Type II hypersensitivity
In type II hypersensitivity (or cytotoxic hypersensitivity) the antibodies produced by the immune response bind to antigens on the patient's own cell surfaces. The antigens recognized in this way may either be intrinsic ("self" antigen, innately part of the patient's cells) or extrinsic (adsorbed onto the cells during exposure to some foreign antigen, possibly as part of infection with a pathogen). These cells are recognized by macrophage
Macrophages are cells produced by the differentiation of monocytes in tissues. Human macrophages are about in diameter. Monocytes and macrophages are phagocytes. Macrophages function in both non-specific defense as well as help initiate specific defense mechanisms of vertebrate animals...

s or dendritic cell
Dendritic cell
Dendritic cells are immune cells forming part of the mammalian immune system. Their main function is to process antigen material and present it on the surface to other cells of the immune system. That is, dendritic cells function as antigen-presenting cells...

s, which act as antigen-presenting cells. This causes a B cell
B cell
B cells are lymphocytes that play a large role in the humoral immune response . The principal functions of B cells are to make antibodies against antigens, perform the role of antigen-presenting cells and eventually develop into memory B cells after activation by antigen interaction...

 response, wherein antibodies are produced against the foreign antigen.

An example of type II hypersensitivity is the reaction to penicillin wherein the drug can bind to red blood cells, causing them to be recognized as different; B cell proliferation will take place and antibodies to the drug are produced. IgG and IgM
IGM as an acronym or abbreviation can refer to:* Immunoglobulin M , the primary antibody against A and B antigens on red blood cells* International Grandmaster, a chess ranking* intergalactic medium* Intragroup medium - see: Intracluster medium...

 antibodies bind to these antigens to form complexes that activate the classical pathway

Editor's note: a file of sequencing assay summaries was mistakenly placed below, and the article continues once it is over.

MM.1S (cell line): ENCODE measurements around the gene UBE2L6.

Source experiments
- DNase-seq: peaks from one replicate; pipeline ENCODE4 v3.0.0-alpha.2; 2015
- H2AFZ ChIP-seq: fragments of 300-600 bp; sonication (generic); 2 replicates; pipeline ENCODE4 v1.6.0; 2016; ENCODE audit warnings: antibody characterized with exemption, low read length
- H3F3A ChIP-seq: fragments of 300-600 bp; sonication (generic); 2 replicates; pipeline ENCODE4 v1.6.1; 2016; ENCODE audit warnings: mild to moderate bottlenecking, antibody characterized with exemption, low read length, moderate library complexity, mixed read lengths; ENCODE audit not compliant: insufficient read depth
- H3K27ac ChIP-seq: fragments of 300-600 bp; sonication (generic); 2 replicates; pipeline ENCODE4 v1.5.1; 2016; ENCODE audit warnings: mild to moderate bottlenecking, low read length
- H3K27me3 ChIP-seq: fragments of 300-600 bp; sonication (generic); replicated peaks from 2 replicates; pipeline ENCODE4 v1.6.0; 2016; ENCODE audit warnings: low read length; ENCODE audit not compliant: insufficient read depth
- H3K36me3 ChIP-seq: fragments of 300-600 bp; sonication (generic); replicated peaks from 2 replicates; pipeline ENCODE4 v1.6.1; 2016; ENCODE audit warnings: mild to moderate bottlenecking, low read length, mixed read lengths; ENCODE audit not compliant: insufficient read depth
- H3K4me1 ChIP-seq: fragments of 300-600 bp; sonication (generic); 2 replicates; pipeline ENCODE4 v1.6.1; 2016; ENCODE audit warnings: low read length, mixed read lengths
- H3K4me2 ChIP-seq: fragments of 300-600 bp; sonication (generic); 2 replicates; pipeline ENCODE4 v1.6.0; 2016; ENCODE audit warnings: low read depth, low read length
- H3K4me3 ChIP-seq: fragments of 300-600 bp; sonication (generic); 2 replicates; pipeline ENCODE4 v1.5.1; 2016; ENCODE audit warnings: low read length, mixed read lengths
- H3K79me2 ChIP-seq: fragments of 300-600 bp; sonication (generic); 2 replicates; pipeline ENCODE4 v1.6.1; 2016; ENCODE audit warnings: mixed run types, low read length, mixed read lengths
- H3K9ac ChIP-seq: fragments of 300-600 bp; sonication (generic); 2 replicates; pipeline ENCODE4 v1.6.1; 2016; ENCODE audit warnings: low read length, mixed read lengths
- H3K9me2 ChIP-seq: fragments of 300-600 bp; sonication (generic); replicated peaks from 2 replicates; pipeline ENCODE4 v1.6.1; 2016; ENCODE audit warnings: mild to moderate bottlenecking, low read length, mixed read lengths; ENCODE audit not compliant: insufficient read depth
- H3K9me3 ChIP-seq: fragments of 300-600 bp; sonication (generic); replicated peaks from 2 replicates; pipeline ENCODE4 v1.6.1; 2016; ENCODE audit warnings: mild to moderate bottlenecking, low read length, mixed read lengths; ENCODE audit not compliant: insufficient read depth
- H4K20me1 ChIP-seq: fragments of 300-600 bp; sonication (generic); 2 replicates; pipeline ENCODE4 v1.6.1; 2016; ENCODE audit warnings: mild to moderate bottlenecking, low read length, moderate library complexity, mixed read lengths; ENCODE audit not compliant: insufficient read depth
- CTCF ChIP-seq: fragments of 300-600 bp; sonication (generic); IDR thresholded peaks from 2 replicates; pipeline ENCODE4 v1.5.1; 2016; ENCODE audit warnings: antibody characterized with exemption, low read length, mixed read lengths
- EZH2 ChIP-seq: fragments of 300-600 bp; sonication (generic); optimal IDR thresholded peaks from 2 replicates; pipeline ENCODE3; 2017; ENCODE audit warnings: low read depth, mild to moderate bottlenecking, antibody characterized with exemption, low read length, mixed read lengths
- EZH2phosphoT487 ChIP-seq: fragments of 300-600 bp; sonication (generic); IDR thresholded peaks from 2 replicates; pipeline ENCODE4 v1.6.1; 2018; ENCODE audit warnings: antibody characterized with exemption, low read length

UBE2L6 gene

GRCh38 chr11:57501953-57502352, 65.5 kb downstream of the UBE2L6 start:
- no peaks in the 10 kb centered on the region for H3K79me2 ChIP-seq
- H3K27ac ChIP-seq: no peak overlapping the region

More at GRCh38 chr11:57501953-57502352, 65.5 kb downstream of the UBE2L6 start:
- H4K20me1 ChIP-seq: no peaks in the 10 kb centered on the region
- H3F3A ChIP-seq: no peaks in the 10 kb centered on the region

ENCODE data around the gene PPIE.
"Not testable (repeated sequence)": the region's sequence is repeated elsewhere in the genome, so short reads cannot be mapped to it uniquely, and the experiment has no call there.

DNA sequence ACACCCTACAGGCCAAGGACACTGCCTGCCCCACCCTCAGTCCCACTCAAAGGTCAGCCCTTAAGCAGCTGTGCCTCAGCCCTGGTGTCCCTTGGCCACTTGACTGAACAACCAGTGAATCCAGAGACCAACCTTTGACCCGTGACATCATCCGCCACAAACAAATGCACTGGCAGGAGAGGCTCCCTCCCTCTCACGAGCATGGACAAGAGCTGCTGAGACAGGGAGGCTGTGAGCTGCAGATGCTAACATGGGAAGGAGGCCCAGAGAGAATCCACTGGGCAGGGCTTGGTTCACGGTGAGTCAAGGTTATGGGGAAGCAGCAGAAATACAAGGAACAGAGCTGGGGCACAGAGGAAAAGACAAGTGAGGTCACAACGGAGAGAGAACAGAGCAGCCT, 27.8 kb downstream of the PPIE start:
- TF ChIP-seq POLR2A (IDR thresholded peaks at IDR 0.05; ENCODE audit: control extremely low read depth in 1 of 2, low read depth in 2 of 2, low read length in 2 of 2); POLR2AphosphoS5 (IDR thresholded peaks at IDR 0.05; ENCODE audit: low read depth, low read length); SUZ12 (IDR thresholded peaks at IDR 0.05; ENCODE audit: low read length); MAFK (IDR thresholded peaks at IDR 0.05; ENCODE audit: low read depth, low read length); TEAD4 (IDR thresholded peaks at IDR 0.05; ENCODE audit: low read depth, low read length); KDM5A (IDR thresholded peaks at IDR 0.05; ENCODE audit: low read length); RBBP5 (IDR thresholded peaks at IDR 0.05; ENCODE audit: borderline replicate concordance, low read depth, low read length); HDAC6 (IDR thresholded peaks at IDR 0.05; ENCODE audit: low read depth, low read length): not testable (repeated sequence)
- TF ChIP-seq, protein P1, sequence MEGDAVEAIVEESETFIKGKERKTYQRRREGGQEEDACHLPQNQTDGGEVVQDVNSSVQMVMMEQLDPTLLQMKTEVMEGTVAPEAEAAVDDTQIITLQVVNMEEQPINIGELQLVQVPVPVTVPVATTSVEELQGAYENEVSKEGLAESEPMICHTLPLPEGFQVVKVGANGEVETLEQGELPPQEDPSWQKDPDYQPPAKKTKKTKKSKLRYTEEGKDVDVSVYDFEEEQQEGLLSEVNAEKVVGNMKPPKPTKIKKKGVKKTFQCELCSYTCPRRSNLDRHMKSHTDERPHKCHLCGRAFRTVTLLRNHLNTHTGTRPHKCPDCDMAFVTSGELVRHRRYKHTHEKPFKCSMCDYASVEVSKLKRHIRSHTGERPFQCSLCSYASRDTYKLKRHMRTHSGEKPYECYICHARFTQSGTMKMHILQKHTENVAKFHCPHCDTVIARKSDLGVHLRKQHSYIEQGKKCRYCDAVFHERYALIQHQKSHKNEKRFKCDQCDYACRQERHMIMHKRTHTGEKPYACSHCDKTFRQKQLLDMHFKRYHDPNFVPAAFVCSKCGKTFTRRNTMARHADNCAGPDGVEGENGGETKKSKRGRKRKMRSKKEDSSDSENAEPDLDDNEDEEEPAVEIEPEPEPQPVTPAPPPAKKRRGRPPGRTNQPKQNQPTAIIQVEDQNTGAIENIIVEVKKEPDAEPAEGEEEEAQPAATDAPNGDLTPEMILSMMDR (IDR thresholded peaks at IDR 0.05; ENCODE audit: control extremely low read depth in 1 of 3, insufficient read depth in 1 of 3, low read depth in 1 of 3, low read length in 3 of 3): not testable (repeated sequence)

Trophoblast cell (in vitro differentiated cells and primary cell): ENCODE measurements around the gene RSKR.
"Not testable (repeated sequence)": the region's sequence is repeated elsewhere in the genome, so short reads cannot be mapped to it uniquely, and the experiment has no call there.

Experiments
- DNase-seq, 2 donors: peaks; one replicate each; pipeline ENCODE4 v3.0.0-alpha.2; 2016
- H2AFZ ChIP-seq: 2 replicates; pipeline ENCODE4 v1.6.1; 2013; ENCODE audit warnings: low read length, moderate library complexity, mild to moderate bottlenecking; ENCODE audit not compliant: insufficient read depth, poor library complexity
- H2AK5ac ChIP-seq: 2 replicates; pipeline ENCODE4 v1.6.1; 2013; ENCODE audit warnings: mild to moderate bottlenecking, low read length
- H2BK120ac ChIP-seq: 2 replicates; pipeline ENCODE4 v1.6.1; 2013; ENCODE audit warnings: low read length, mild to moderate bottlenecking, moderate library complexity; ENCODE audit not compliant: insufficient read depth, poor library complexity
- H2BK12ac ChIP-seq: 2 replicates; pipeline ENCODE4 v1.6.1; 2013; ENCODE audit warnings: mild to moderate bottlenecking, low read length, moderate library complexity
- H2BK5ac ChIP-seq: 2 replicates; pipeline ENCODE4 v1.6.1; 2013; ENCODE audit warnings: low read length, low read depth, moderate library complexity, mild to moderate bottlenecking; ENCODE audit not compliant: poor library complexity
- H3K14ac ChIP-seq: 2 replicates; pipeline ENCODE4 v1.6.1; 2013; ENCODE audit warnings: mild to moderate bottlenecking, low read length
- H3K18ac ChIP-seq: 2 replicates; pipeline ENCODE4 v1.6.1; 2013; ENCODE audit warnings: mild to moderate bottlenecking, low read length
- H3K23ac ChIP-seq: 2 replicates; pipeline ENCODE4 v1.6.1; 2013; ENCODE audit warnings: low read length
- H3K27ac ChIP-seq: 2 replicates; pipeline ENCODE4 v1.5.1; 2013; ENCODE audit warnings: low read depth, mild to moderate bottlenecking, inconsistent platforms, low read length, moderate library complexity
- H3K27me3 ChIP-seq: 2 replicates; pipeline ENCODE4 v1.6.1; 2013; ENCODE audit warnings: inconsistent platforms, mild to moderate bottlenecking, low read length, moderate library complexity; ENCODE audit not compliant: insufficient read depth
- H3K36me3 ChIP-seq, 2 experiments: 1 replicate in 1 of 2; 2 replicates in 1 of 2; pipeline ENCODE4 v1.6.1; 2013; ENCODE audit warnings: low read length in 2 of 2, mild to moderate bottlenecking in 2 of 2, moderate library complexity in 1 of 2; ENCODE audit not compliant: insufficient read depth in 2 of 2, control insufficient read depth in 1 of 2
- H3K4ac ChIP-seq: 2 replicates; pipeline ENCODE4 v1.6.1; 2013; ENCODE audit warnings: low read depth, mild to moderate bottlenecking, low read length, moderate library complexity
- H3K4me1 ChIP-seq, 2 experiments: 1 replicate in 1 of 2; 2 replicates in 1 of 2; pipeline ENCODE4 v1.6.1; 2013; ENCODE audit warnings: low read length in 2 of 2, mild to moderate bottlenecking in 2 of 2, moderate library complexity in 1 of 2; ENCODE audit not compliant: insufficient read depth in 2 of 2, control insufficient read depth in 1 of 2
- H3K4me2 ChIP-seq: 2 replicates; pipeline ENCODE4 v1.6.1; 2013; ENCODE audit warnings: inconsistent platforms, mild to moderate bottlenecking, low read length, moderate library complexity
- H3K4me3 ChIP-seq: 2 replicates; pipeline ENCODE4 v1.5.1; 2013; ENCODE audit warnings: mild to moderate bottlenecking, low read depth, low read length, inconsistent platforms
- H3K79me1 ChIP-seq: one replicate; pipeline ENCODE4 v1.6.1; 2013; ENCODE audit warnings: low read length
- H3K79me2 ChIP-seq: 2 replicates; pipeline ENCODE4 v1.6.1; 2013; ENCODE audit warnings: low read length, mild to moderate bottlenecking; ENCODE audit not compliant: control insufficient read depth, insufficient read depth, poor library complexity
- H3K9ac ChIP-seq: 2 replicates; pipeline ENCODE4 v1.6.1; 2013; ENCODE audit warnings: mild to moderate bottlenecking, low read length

Classical complement pathway
The Classical pathway of activation of the complement system is a group of blood proteins that mediate the specific antibody response. The main activators of the Classical Pathway are antigen-antibody complexes.-Initiation:...

 of complement
Complement system
The complement system helps or “complements” the ability of antibodies and phagocytic cells to clear pathogens from an organism. It is part of the immune system called the innate immune system that is not adaptable and does not change over the course of an individual's lifetime...

 activation to eliminate cells presenting foreign antigens (which are usually, but not in this case, pathogens). That is, mediators of acute inflammation are generated at the site and membrane attack complex
Complement membrane attack complex
The membrane attack complex is typically formed on the surface of intruding pathogenic bacterial cells as a result of the activation of the alternative pathway of the complement system, and it is one of the effector proteins of the immune system. The membrane-attack complex forms transmembrane...

es cause cell lysis
Lysis refers to the breaking down of a cell, often by viral, enzymic, or osmotic mechanisms that compromise its integrity. A fluid containing the contents of lysed cells is called a "lysate"....

 and death. The reaction takes hours to a day.

Another form of type II hypersensitivity is called antibody-dependent cell-mediated cytotoxicity (ADCC). Here, cells exhibiting the foreign antigen are tagged with antibodies (IgG or IgM). These tagged cells are then recognised by natural killer (NK) cells and macrophages (recognised via IgG bound (via the Fc region) to the effector cell surface receptor, CD16
CD16 is a low affinity Fc receptor.It is a cluster of differentiation found on the surface of natural killer cells, neutrophil polymorphonuclear leukocytes, monocytes and macrophages...